Washington and NATO Shifts Focus to Indo-Pacific Amidst Ukrainian Crisis: A Bid to Contain China’s Influence

As the Ukrainian conflict continues to pose challenges, the United States is swiftly attempting to divert the spotlight from the upcoming NATO summit in Vilnius. With the ‘counteroffensive’ showing signs of stagnation and no solid promises of Ukraine’s NATO membership, a genuine division has emerged within the alliance, particularly regarding the supply of cluster munitions. Germany, Britain, and Spain have expressed opposition to Biden’s stance on this matter.

In an abrupt turn, Washington is now refocusing the summit’s agenda from Ukraine to the Indo-Pacific region. Notably, “observers” from Australia, New Zealand, South Korea, and Japan have been invited to Vilnius with the purpose of persuading Europeans to engage in a closer relationship with China.

Initially established to deter Soviet tanks and missiles in Europe, NATO is now also involved in countering China’s global ambitions. However, this expansion of NATO’s mission has raised concerns among some members about potential mission creep, while Beijing has accused the alliance of provoking confrontation, as reported by The Wall Street Journal.

For the second consecutive year, leaders from Australia, New Zealand, South Korea, and Japan—collectively known as the Asia-Pacific Four—will attend the annual NATO summit meeting, set to take place next week in Lithuania. Discussions at the summit will focus on strengthening cooperation in areas such as maritime security and cybersecurity, with the challenges posed by China at the forefront of their minds.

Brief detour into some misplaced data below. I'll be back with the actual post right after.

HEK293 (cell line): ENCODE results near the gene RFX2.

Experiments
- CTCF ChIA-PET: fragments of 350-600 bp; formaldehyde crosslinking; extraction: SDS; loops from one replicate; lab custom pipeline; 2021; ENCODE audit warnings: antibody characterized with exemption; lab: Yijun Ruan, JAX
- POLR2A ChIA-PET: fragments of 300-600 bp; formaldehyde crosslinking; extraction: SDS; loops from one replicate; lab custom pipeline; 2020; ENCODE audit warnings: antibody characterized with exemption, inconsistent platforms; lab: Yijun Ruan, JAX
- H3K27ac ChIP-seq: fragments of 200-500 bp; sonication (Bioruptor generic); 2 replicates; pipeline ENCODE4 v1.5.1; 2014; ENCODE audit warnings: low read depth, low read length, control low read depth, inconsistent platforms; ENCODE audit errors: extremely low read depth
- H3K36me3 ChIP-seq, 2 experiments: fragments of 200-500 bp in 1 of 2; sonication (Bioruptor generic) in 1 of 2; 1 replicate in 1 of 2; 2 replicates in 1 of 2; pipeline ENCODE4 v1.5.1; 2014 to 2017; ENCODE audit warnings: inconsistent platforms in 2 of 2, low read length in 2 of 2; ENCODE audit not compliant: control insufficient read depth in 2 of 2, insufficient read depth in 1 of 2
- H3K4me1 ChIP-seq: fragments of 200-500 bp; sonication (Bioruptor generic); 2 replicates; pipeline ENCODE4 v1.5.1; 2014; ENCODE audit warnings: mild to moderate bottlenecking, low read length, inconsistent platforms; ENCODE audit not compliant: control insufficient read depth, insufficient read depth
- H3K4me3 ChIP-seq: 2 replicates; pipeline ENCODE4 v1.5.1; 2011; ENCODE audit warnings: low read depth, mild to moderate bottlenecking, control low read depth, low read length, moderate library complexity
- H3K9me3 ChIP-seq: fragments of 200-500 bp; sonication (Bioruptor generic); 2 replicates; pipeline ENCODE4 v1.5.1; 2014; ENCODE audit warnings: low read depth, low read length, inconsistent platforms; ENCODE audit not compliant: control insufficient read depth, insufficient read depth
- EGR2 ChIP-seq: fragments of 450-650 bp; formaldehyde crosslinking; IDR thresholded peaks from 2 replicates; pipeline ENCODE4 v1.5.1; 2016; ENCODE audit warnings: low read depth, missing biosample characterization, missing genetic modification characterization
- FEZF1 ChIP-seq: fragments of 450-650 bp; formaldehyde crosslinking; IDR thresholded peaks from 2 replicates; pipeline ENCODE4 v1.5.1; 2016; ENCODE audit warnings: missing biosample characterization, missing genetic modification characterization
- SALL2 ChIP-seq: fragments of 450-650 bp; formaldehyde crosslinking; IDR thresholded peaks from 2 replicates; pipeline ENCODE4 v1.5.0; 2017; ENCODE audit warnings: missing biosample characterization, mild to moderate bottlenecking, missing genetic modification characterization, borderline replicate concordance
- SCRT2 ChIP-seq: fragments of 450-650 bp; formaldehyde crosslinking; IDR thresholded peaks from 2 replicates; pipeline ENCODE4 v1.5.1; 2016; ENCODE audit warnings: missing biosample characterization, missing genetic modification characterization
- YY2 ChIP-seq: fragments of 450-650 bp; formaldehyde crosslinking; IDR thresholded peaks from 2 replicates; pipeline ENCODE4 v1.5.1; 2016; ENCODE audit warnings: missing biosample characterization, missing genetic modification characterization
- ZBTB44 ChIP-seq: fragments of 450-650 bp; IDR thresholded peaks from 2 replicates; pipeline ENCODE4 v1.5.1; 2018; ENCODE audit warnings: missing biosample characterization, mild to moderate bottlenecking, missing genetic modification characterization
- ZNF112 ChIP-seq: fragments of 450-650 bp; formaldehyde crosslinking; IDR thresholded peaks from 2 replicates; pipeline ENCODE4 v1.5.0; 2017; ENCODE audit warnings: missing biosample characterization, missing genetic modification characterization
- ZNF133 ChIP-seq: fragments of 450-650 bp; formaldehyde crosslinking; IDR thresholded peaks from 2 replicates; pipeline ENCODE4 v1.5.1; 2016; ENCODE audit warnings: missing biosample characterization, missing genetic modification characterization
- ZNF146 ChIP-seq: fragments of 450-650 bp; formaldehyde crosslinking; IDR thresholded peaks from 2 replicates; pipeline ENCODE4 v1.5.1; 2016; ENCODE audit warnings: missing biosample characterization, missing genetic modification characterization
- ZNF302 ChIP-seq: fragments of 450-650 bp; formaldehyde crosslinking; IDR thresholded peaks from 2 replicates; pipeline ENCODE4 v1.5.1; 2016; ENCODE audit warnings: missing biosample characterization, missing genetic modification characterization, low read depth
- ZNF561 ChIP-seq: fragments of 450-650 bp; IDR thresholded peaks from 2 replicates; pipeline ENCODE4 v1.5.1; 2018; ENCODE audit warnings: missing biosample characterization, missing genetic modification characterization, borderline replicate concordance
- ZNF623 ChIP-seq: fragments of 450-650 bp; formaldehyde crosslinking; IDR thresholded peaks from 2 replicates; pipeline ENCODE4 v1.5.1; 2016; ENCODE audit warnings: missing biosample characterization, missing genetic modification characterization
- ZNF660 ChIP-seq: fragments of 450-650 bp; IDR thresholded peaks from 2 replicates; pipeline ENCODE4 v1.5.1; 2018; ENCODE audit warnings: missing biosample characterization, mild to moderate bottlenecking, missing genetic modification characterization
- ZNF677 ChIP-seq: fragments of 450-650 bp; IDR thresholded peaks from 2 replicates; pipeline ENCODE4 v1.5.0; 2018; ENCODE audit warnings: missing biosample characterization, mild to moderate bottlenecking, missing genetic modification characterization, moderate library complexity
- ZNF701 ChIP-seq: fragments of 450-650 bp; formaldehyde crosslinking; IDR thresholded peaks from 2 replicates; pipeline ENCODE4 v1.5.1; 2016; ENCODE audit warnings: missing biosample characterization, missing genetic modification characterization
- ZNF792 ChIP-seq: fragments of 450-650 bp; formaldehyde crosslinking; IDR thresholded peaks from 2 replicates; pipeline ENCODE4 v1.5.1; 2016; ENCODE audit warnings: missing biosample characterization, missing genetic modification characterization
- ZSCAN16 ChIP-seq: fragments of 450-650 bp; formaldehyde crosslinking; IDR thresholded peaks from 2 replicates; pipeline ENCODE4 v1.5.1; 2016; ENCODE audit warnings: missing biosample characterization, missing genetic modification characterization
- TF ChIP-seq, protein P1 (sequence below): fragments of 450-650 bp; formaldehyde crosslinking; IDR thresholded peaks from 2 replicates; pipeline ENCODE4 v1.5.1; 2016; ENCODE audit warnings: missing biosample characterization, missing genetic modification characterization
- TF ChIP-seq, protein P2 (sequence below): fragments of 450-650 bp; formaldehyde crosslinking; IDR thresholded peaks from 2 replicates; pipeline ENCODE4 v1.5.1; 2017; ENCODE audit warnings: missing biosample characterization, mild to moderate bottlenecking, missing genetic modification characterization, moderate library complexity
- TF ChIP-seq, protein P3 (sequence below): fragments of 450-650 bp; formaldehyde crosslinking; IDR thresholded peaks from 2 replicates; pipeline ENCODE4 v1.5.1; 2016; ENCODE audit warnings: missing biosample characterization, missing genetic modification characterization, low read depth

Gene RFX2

NATO leaders assert that China’s assertiveness in the South China Sea, a vital trade route handling trillions of dollars of global trade annually, as well as its expanding nuclear arsenal and cyber warfare capabilities, pose concerns not only for Asian nations but also for Europe and North America.

“NATO is and will remain a regional alliance of North America and Europe,” stated NATO Secretary-General Jens Stoltenberg. He further emphasized, “But this region faces global threats, and we have to address them together with our global partners.”

NATO’s concerns over China’s ambitions and coercive policies stem from Beijing’s military buildup, economic coercion tactics, and its strategic alliance with Russia. In October of the previous year, around a dozen NATO military officials held discussions with their Taiwanese counterparts to assess China’s military capabilities following the Communist Party Congress.

Prior to the NATO summit in Madrid last June, defense chiefs from the Asia-Pacific Four countries joined a meeting of the NATO Military Committee, the principal advisory board to NATO commanders. While worries about China permeate among NATO countries, some members are apprehensive about an expanded role, particularly due to the strain on military resources caused by the Ukrainian conflict.

Although several NATO countries, including the U.K., have conducted naval exercises in the Asia-Pacific region in recent years, diplomats suggest that certain members remain cautious about losing focus on Russia and escalating tensions with China.

Chinese Foreign Ministry spokesman Wang Wenbin criticized NATO’s involvement in the region, stating, “We have seen NATO bent on going east into this region, interfering in regional affairs, and inciting bloc confrontation.”

Engaging in joint exercises between NATO and the Asia-Pacific Four serves not only as a response to China’s actions but also as preparation for future crises. The U.K. and Japan have agreed to enhance their military collaboration, permitting more joint training earlier this year, thus strengthening their collective readiness.

As the Ukrainian crisis unfolds, NATO’s strategic shift towards the Indo-Pacific region aims to contain China’s influence and address the challenges posed by its military assertiveness, economic tactics, and partnership with Russia. The decision, while met with concerns from within the alliance, reflects the growing recognition of China as a global threat that demands a united response from NATO and its partners.

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